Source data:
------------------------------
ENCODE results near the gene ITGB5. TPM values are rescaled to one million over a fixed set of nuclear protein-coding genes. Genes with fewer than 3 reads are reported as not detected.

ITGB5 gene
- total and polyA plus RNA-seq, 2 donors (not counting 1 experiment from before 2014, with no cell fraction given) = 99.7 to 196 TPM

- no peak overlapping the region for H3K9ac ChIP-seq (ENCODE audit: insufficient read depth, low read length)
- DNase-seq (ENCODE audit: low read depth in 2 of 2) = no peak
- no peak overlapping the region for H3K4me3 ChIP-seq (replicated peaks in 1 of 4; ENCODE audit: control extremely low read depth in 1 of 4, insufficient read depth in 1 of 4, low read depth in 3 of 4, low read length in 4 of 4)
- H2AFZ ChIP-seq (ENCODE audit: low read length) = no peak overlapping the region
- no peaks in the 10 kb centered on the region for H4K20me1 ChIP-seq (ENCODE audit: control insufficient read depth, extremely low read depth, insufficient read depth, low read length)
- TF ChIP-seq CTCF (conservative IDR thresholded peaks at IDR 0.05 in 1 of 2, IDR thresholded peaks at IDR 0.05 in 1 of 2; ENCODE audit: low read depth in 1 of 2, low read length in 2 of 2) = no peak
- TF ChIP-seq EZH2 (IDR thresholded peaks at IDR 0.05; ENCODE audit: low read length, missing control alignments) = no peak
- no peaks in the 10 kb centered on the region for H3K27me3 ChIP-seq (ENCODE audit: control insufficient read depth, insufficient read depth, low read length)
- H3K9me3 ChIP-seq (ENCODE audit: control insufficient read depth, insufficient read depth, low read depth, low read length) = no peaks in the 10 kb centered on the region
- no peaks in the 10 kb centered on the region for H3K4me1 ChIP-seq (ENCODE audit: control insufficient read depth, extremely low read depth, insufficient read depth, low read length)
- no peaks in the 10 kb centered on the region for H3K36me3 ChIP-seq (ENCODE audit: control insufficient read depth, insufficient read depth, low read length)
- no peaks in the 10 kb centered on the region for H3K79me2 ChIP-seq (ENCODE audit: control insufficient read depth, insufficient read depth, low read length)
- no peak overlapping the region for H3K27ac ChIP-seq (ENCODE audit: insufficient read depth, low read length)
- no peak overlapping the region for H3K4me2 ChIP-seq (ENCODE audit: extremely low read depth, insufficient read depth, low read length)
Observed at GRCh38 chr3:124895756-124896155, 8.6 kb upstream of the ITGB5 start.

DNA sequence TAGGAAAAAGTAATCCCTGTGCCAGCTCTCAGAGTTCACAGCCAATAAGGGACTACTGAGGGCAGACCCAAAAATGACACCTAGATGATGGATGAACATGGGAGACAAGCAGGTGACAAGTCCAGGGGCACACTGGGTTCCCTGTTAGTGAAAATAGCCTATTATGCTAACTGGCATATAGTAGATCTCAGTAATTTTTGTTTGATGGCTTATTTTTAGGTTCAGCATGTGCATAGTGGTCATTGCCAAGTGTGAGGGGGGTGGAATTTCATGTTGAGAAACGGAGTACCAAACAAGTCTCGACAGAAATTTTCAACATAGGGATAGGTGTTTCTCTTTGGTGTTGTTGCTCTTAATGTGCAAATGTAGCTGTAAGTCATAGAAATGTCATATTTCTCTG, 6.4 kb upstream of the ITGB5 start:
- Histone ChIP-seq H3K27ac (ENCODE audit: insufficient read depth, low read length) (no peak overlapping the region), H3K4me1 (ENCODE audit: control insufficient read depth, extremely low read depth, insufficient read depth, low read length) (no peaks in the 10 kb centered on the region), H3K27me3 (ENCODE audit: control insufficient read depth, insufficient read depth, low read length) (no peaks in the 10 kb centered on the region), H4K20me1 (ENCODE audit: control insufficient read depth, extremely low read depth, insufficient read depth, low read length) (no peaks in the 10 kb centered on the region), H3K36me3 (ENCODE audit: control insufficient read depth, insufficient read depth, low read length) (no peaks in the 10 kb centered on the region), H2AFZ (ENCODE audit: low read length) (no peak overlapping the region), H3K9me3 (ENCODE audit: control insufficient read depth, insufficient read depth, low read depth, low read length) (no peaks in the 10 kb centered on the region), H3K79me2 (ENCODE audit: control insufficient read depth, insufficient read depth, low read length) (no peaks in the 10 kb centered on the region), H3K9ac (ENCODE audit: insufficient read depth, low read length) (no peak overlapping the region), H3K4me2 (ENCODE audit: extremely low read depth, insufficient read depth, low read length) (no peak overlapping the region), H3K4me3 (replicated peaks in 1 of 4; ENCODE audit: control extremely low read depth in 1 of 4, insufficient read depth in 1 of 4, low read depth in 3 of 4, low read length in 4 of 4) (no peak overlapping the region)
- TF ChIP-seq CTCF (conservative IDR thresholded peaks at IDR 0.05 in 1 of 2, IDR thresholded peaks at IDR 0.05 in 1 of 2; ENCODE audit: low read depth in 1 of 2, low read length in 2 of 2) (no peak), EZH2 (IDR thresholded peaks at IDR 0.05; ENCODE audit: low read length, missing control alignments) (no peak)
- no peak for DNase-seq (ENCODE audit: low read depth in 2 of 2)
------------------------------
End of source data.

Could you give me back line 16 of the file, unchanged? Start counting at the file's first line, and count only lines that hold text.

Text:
- no peak overlapping the region for H3K27ac ChIP-seq (ENCODE audit: insufficient read depth, low read length)